Blog Post 42 – Five-finger Grass

Catherine Yronwode calls this “the most popular green, leafy herb in hoodoo” (HHRM, p. 95).  It’s known by several names, including Cinquefoil and Tormentil (which is actually a particular species in the broader genus of Potentilla, which also includes Five-finger Grass).  This herb, which is not actually a grass, is one of the best to keep around.  It’s fairly easy to grow from seed, or from root cuttings as it is a rhizome.

The value of this herb has been known for a long time.  Sir Francis Bacon noted that it seemed to attract a particular type of wildlife, saying “The toad will be much under Sage, frogs will be in Cinquefoil” (The Works of Sir Francis Bacon, p. 548).  John George Hohman mentions it in his The Long Lost Friend, saying “If you call upon another to ask for a favor, take care to carry a little of the five-finger grass with you,

and you shall certainly obtain that you desired” (Hohman, #14).

This particular herb is a very positive one.  It’s used for protection because of its hand-like shape (imagine a hand held up to halt evil in its tracks), but also in love spells, money and luck workings, and even travel magic.  Here are some of the basic ways to use it:

  • Take a pinch of cinquefoil and put it behind a mirror (in the space between the mirror and its backing).  Then hang the mirror where it faces your front, or main, door.  A landlord or debt collector will be unable to force you from your home, and anyone coming to see you will be predisposed to show you kindness.
  • Carried with Comfrey Root and Lodestone in a black bag and dressed with Commanding Oil, it prevents you from getting lost in your travels (this spell is from Catherine Yronwode, HHRM, p. 95)
  • According to Judika Illes’ Encyclopedia of 5000 Spells, burning Cinquefoil as incense before bed will let you dream of your lover
  • Mixed with Deer’s Tongue and Calamus root and powdered, it can be used to dress love letters in order to encourage loving thoughts from your intended.
  • Putting a pinch of the grass in your wallet or purse will keep you lucky with your money, helping you to spend it wisely, find good bargains, and have luck when you risk it at games of chance.
  • Add it to a mojo bag with a Lucky Hand Root and an Alligator Foot or Rabbit Foot charm, then feed the bag with Hoyt’s Cologne or another lucky scent for help when you’re playing cards.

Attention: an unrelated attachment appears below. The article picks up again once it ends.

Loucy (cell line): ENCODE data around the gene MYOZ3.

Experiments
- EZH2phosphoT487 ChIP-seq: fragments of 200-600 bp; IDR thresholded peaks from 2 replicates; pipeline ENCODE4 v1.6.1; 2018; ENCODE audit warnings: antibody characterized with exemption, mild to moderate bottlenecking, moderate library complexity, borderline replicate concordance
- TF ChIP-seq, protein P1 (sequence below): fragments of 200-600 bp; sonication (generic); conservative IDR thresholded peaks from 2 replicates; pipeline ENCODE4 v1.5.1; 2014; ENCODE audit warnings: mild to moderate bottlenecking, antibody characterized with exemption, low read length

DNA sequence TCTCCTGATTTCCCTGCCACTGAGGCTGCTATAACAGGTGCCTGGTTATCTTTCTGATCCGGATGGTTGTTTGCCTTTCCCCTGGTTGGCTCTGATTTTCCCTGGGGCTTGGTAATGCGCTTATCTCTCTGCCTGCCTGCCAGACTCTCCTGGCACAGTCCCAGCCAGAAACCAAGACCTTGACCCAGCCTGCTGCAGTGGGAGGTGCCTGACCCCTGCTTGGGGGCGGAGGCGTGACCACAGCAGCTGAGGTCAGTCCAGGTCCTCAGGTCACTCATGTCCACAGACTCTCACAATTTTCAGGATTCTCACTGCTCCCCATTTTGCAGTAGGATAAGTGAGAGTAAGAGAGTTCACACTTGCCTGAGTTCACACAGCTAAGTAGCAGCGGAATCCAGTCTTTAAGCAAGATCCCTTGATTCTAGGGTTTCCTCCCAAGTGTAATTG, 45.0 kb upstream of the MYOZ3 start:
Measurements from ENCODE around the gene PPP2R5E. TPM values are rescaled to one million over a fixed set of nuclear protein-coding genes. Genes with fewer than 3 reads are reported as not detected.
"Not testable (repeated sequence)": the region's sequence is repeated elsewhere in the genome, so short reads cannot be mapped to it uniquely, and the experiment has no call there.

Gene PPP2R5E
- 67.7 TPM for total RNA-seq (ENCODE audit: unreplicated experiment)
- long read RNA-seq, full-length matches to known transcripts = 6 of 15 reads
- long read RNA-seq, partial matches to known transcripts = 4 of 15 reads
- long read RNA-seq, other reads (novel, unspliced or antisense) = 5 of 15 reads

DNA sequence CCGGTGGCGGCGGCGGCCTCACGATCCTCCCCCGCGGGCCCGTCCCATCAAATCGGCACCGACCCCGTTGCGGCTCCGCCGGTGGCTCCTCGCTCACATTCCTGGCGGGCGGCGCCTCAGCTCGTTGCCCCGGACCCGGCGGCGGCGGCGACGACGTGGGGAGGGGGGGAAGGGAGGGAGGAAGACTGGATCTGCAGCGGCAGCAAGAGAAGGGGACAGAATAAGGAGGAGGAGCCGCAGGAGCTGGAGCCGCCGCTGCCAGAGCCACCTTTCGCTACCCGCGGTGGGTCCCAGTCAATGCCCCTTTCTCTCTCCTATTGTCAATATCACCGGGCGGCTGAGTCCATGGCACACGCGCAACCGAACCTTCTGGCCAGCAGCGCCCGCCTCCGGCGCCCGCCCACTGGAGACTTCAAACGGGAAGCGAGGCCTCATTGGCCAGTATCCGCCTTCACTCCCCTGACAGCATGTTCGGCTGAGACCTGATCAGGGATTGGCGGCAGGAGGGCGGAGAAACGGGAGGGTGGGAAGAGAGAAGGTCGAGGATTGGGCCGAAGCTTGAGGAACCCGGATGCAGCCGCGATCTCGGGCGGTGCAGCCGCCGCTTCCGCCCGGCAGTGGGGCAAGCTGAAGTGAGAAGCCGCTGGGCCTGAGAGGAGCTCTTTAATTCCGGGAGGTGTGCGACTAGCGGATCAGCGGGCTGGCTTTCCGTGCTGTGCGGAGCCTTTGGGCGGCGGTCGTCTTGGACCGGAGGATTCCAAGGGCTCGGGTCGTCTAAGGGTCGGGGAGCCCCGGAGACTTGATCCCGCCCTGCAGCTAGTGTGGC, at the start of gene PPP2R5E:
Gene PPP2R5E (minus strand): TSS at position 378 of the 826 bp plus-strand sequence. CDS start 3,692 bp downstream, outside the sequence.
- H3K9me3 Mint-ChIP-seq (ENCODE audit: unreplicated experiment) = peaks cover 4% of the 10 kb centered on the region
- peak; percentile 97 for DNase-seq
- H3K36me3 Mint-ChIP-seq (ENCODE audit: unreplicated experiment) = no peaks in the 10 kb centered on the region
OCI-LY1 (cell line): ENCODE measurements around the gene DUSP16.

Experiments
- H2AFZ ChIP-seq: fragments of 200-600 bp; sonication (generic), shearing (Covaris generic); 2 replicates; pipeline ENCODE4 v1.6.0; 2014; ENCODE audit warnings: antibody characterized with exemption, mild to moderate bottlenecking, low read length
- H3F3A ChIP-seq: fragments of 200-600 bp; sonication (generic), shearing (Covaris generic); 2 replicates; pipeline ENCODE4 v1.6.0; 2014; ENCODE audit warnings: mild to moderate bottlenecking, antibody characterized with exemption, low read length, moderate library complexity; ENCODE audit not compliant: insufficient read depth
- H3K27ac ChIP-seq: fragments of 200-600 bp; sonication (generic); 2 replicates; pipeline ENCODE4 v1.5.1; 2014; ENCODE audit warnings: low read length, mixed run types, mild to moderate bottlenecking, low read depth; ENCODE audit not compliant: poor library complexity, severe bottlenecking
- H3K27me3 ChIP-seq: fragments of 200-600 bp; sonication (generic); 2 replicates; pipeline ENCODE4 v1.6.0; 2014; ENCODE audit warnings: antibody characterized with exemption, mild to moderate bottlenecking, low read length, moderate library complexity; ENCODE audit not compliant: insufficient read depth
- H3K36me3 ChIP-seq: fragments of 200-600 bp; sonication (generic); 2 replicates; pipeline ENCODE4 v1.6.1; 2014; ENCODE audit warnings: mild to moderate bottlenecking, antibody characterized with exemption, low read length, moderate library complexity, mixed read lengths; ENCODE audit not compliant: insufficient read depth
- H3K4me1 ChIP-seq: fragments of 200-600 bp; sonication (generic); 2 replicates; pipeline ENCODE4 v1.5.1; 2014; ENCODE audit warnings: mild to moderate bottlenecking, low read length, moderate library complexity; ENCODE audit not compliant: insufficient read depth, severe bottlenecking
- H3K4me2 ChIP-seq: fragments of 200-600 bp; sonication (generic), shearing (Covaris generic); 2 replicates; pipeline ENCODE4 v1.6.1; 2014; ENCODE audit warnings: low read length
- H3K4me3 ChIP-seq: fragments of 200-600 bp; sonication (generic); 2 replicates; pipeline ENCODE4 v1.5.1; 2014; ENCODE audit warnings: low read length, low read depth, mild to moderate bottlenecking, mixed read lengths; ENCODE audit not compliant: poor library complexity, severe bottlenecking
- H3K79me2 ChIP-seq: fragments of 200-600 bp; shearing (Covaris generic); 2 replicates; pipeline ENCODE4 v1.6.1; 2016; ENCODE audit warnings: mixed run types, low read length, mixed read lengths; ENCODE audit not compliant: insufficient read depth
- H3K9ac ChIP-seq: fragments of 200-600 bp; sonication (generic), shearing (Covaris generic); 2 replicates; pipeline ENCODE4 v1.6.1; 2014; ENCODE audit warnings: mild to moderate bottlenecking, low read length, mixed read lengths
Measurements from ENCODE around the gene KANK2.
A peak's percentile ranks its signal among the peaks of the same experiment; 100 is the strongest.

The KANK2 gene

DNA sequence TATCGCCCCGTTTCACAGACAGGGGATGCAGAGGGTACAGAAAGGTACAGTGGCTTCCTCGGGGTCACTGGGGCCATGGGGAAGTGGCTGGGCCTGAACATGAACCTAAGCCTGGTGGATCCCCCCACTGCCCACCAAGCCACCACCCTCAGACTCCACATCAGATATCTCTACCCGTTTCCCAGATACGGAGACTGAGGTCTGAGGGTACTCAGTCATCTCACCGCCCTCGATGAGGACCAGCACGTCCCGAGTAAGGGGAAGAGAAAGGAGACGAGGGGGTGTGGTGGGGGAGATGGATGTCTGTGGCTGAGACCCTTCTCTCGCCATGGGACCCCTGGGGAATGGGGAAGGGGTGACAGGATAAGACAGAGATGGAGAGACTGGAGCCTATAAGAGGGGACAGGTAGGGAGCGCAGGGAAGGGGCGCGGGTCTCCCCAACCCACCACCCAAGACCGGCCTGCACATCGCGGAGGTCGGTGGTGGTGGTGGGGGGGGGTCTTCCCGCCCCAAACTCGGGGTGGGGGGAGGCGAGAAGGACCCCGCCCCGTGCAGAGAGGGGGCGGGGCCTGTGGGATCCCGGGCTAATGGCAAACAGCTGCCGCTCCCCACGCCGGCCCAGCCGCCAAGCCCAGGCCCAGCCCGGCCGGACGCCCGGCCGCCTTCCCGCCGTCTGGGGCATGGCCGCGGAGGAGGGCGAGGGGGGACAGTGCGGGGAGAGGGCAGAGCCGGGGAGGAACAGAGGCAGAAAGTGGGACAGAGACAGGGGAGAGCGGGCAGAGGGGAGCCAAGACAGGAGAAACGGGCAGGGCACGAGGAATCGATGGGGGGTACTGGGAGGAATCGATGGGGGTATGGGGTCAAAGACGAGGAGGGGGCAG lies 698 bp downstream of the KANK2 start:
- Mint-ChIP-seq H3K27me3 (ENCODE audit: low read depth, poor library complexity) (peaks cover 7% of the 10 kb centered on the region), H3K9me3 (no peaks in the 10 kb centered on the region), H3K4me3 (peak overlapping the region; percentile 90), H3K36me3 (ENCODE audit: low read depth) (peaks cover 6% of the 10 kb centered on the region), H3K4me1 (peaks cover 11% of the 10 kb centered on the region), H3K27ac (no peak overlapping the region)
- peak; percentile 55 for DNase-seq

• Made into a strong tea and used as a floor wash (or combined with another floor treatment like Chinese Wash) Five-finger Grass will remove curses put upon your household.  You can also add other protective herbs like Rue or Rosemary to help with this.

Botanical.com mentions that the herb has also had reputed healing qualities ascribed to it for quite some time.  In days of yore, it was used to heal aches and sores (esp. those which were ulcerous, such as sores in the mouth), and also to help ease coughs.  Today, they say that “the dried herb is more generally now employed, for its astringent and febrifuge properties.”

You can grow or buy this herb, and it’s definitely a good one to have around your front door (remember the protective qualities; it might even keep the Jehovah’s Witnesses away!), if there’s a sunny spot for it—it prefers full sun and does well in rock gardens.  It’s got very pretty little yellow flowers, similar to a strawberry plant’s.  However you get it, I definitely recommend having it on hand if you are going to be doing hoodoo for luck or money.  Or any number of other spells, for that matter.  I hope you’ve enjoyed this herb, and this week’s posts!

Thanks for reading!

-Cory

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2 Comments on “Blog Post 42 – Five-finger Grass”

  1. Anica Says:

    this plant just looks ‘happy’ i can see the reason for its uses – definitely will be on the lookout


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